The law helped attract research funding but largely faded from public consciousness because there were no working smart guns.
Until the Armatix iP1 arrived.
Raymond, the Maryland gun shop owner, jumped at the chance to sell the weapon. He thought it might appeal to customers who already owned guns, as well as to younger ones drawn to consumer electronics.
But before long, Raymond — who calls himself "a huge 2nd Amendment guy" — was the focus of threats to burn down his store and kill his bulldog, Brutus.
Enraged gun owners also lashed out against the Oak Tree Gun Club in Newhall, Calif., where the iP1 had been demonstrated and displayed in the pro shop.
Both businesses backed away from the gun. Armatix now distributes the weapon on its website, declining to say how many it has sold.
'Safety does sell'
The gun industry and gun rights activists are wary of smart weapons.
"There are serious questions about the reliability of this technology," said Mike Bazinet, a spokesman for the National Shooting Sports Foundation. "That's the main reason that firearms manufacturers do not feel this technology is ready to bring to the marketplace."
Those concerns were underscored in a report by Sandia National Laboratories in 1996 — and reaffirmed in 2001 — that law enforcement officers could not depend on personalized gun technology to fire when necessary. Since police departments tend to drive the civilian gun market, it was a damning assessment.
But in 2013, the
After the Sandy Hook massacre, surveys showed that gun users as well as those who had never owned a firearm were hungry for solutions to lessen the harm such weapons could inflict, said Dr. Garen Wintemute, an emergency physician and gun-violence researcher at UC Davis.
A nationally representative survey commissioned by organizers of the Seattle Smart Gun Symposium in January found that two-thirds of Americans believe dealers should offer guns fitted with technology that makes them more secure. In addition, 4 in 10 gun owners — and 54% of those between 18 and 44 — said they would "consider swapping" the guns currently in their homes for "new, safer smart guns when they come on the market."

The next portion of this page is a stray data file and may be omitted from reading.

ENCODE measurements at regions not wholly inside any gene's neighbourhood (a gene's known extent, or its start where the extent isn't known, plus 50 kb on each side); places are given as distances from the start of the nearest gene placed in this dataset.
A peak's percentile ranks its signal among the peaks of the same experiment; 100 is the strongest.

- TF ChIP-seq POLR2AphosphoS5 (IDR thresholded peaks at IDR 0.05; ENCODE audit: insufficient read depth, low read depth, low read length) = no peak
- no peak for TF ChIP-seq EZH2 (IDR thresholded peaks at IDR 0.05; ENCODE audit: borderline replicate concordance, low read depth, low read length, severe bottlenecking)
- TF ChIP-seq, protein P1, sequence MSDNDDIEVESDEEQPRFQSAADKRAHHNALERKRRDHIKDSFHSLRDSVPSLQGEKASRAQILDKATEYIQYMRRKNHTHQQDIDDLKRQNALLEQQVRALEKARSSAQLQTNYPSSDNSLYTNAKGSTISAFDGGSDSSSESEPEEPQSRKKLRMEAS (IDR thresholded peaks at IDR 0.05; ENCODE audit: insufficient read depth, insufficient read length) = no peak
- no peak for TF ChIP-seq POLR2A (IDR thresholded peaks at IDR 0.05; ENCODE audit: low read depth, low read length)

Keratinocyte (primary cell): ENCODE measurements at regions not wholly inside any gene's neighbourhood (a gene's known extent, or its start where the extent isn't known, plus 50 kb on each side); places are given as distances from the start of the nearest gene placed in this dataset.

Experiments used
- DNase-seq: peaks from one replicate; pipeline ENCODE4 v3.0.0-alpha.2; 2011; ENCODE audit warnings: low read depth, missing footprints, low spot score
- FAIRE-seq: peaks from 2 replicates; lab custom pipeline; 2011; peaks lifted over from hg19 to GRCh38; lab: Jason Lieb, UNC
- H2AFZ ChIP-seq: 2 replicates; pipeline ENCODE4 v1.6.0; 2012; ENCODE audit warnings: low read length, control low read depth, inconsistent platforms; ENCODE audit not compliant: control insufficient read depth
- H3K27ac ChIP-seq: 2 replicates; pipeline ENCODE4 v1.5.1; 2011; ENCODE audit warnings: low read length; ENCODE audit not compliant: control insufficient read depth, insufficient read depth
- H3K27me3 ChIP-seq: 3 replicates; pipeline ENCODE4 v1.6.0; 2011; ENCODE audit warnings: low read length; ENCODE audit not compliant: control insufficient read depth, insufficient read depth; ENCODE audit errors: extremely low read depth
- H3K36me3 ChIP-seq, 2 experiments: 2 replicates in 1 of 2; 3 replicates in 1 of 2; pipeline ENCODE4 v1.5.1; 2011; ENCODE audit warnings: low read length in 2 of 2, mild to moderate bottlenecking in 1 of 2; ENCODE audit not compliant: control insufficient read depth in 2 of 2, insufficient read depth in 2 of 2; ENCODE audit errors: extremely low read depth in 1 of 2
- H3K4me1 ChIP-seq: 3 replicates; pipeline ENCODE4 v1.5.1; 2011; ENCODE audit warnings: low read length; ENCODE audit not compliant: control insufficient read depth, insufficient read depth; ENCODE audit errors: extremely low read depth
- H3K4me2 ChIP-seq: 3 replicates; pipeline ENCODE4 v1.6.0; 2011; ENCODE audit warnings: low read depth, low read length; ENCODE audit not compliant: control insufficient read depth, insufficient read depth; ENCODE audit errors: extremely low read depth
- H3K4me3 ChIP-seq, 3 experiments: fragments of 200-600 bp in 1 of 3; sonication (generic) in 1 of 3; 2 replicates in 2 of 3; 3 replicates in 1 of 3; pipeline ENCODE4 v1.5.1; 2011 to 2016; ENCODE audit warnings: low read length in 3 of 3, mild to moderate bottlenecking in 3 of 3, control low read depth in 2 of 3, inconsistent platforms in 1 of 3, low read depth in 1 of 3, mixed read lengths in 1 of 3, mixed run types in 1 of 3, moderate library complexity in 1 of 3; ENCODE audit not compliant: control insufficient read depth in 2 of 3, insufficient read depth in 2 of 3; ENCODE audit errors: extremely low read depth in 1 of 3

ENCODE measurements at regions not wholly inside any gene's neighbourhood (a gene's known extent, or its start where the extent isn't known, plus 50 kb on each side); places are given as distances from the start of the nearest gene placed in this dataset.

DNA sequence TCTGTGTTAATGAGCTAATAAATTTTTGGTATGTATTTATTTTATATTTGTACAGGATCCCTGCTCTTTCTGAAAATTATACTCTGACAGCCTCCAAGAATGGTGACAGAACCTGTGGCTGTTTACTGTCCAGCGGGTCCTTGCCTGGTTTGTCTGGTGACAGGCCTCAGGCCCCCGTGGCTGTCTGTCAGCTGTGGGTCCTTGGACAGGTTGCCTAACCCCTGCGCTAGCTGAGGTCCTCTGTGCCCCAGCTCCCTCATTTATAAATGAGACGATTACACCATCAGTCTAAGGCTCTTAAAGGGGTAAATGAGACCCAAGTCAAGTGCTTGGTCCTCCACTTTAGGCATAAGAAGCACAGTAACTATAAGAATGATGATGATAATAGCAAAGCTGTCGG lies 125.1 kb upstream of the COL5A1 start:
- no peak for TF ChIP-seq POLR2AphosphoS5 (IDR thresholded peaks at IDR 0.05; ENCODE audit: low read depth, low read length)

"Safety does sell," Wintemute said.
Public health experts say the iP1 could shift the demographics of gun ownership in the United States by attracting people who have been too afraid to own firearms.
Ron Conway agrees. The San Francisco billionaire — who was an early investor in Google, PayPal and Facebook — started the Smart Tech for Firearms Challenge a year after the Newtown shootings, offering grants of $10,000 to $100,000 to develop safe, high-tech firearms.
One of his 15 grantees, Tom Lynch of Safe Gun Technology Inc. in Columbus, Ga., is putting the finishing touches on a fingerprint recognition device for the AR-15 semiautomatic rifle — an assault weapon that gun control activists repeatedly have sought to ban.
Gun owners, he said, want to be able to choose when to activate safe technology, when to turn it off and whom to designate as an authorized user. They want immediate and reliable access to their gun, with no extra steps.
In the face of political stalemate, even ardent backers of gun control legislation are pinning their hopes on smart technology.
"The 2nd Amendment is part of the landscape," said Ralph Fascitelli, president of Washington CeaseFire in Seattle. "Technology is the most appealing way out of this conundrum."
Steve Teret, a public health expert at Johns Hopkins University who has tracked the evolution of smart weapons for more than three decades, said it was only a matter of time before they were readily available.
"I see more people involved and more interest," he said. "We're getting quite close to having personalized guns be a reality in the United States."
In the meantime, Armatix announced last month that it had entered Chapter 11-style restructuring proceedings in Germany. Advocates for safer firearms are closely tracking the company's fortunes.